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Today we'll evaluate Axcelis Technologies, Inc. (NASDAQ:ACLS) to determine whether it could have potential as an investment idea. To be precise, we'll consider its Return On Capital Employed (ROCE), as that will inform our view of the quality of the business.
First, we'll go over how we calculate ROCE. Next, we'll compare it to others in its industry. Last but not least, we'll look at what impact its current liabilities have on its ROCE.
What is Return On Capital Employed (ROCE)?
ROCE measures the amount of pre-tax profits a company can generate from the capital employed in its business. In general, businesses with a higher ROCE are usually better quality. Overall, it is a valuable metric that has its flaws. Author Edwin Whiting says to be careful when comparing the ROCE of different businesses, since 'No two businesses are exactly alike.
How Do You Calculate Return On Capital Employed?
Analysts use this formula to calculate return on capital employed:
Return on Capital Employed = Earnings Before Interest and Tax (EBIT) ÷ (Total Assets - Current Liabilities)
Or for Axcelis Technologies:
0.048 = US$23m ÷ (US$530m - US$63m) (Based on the trailing twelve months to September 2019.)
Therefore, Axcelis Technologies has an ROCE of 4.8%.
Does Axcelis Technologies Have A Good ROCE?
One way to assess ROCE is to compare similar companies. Using our data, Axcelis Technologies's ROCE appears to be significantly below the 9.9% average in the Semiconductor industry. This performance is not ideal, as it suggests the company may not be deploying its capital as effectively as some competitors. Aside from the industry comparison, Axcelis Technologies's ROCE is mediocre in absolute terms, considering the risk of investing in stocks versus the safety of a bank account. Readers may find more attractive investment prospects elsewhere.
You can see in the image below how Axcelis Technologies's ROCE compares to its industry. Click to see more on past growth.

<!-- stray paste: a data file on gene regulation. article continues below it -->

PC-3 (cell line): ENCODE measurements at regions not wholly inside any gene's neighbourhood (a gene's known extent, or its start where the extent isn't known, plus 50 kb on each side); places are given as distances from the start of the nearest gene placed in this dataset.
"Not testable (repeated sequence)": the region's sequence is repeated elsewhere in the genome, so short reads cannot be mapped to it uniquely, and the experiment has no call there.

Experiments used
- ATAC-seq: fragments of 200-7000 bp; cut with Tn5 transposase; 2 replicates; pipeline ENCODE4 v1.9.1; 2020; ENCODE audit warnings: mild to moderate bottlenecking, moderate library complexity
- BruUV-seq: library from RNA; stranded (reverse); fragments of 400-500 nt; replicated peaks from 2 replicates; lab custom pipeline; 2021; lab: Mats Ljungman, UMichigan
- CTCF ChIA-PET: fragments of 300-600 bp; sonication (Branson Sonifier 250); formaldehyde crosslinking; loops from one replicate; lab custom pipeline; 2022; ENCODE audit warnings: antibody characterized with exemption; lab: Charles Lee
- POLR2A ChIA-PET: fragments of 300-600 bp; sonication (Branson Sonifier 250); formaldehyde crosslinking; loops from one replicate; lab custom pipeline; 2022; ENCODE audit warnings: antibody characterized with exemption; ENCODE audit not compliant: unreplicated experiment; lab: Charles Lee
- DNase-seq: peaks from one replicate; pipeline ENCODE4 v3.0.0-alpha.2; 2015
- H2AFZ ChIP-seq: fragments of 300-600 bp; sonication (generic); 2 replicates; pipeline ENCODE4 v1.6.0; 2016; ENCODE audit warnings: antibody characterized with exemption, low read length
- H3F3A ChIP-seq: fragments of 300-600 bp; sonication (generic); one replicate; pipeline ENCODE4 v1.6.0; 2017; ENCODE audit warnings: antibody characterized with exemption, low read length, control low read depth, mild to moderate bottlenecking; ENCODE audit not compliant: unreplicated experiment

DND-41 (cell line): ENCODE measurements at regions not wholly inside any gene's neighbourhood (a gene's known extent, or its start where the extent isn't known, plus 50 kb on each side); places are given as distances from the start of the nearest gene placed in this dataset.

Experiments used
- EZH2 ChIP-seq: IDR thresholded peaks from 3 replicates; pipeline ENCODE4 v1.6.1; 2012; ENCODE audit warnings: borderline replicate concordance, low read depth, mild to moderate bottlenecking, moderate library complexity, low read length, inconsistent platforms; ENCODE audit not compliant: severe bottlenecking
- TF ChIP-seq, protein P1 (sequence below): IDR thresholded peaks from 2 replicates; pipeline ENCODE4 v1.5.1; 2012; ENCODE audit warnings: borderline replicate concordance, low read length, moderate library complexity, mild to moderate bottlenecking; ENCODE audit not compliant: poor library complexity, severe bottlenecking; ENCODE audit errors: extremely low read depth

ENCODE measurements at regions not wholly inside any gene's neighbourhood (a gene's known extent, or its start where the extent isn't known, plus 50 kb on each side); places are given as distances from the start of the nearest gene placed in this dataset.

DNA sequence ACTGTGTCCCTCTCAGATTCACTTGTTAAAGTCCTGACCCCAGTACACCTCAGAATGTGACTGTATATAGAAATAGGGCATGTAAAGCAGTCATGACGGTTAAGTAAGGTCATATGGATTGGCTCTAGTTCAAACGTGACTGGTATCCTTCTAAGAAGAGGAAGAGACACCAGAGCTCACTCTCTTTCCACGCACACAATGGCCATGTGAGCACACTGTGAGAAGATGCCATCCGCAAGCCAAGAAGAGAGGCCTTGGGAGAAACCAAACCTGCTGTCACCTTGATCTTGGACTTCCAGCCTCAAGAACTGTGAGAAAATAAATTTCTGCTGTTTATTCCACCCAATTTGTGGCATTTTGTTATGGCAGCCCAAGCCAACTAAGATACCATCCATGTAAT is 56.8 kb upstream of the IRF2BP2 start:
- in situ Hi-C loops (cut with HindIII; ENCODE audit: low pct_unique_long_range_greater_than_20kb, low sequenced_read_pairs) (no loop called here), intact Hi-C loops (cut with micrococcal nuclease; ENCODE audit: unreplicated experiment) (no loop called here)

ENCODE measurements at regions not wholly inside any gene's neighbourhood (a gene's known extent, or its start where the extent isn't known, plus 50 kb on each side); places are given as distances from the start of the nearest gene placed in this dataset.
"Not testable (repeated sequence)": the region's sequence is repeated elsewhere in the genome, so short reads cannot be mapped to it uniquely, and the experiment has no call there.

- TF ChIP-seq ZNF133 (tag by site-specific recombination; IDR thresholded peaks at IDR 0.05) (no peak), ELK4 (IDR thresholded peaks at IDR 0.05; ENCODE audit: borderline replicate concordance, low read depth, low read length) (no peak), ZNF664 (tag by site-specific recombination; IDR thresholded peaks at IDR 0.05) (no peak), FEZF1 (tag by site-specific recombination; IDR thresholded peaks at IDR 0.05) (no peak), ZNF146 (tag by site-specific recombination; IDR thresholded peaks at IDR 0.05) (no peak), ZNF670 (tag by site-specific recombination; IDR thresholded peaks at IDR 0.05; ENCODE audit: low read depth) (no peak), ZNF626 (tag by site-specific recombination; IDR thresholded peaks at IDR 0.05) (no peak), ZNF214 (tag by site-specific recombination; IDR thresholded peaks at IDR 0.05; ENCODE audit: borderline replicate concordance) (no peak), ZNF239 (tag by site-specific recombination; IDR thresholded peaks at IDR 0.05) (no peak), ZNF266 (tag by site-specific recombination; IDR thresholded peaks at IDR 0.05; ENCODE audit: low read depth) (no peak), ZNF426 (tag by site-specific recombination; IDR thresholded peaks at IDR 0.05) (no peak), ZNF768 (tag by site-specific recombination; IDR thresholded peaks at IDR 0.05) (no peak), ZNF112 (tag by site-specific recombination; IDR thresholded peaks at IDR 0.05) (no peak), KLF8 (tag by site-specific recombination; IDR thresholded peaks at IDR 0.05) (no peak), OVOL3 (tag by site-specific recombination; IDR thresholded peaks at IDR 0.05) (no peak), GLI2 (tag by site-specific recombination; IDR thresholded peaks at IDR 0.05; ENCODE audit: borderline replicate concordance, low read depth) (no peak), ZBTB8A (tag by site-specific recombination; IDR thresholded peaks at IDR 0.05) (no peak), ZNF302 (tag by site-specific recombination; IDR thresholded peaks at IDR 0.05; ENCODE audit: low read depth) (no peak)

When considering this metric, keep in mind that it is backwards looking, and not necessarily predictive. ROCE can be deceptive for cyclical businesses, as returns can look incredible in boom times, and terribly low in downturns. ROCE is, after all, simply a snap shot of a single year. Future performance is what matters, and you can see analyst predictions in our free report on analyst forecasts for the company.
Do Axcelis Technologies's Current Liabilities Skew Its ROCE?
Current liabilities are short term bills and invoices that need to be paid in 12 months or less. Due to the way the ROCE equation works, having large bills due in the near term can make it look as though a company has less capital employed, and thus a higher ROCE than usual. To counter this, investors can check if a company has high current liabilities relative to total assets.
Axcelis Technologies has total liabilities of US$63m and total assets of US$530m. As a result, its current liabilities are equal to approximately 12% of its total assets. It is good to see a restrained amount of current liabilities, as this limits the effect on ROCE.
Our Take On Axcelis Technologies's ROCE
That said, Axcelis Technologies's ROCE is mediocre, there may be more attractive investments around. Of course, you might also be able to find a better stock than Axcelis Technologies. So you may wish to see this free collection of other companies that have grown earnings strongly.
For those who like to find winning investments this free list of growing companies with recent insider purchasing, could be just the ticket.
If you spot an error that warrants correction, please contact the editor at email@example.com. This article by Simply Wall St is general in nature. It does not constitute a recommendation to buy or sell any stock, and does not take account of your objectives, or your financial situation. Simply Wall St has no position in the stocks mentioned.
We aim to bring you long-term focused research analysis driven by fundamental data. Note that our analysis may not factor in the latest price-sensitive company announcements or qualitative material. Thank you for reading.